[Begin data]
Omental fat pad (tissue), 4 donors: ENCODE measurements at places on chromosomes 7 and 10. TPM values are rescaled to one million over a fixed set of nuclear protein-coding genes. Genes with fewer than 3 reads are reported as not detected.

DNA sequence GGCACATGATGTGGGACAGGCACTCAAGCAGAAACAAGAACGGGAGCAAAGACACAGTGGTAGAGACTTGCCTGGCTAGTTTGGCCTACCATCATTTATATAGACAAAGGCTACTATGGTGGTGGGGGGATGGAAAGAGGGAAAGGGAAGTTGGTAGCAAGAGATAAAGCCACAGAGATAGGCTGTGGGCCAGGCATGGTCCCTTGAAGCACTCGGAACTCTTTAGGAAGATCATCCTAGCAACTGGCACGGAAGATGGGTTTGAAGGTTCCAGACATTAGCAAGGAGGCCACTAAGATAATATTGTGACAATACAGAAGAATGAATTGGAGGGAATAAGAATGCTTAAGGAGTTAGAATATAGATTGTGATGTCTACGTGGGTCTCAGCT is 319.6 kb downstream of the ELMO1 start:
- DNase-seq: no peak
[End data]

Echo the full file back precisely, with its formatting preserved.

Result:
Omental fat pad (tissue), 4 donors: ENCODE measurements at places on chromosomes 7 and 10. TPM values are rescaled to one million over a fixed set of nuclear protein-coding genes. Genes with fewer than 3 reads are reported as not detected.

DNA sequence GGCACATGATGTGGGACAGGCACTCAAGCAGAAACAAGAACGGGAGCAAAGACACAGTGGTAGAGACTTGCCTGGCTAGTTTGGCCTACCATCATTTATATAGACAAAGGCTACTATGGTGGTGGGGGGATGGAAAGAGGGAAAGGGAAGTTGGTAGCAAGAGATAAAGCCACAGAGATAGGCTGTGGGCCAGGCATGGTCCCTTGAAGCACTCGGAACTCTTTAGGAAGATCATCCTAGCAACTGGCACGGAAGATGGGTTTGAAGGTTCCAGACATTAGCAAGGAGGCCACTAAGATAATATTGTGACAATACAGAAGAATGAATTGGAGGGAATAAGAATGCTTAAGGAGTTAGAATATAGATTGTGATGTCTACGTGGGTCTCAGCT is 319.6 kb downstream of the ELMO1 start:
- DNase-seq: no peak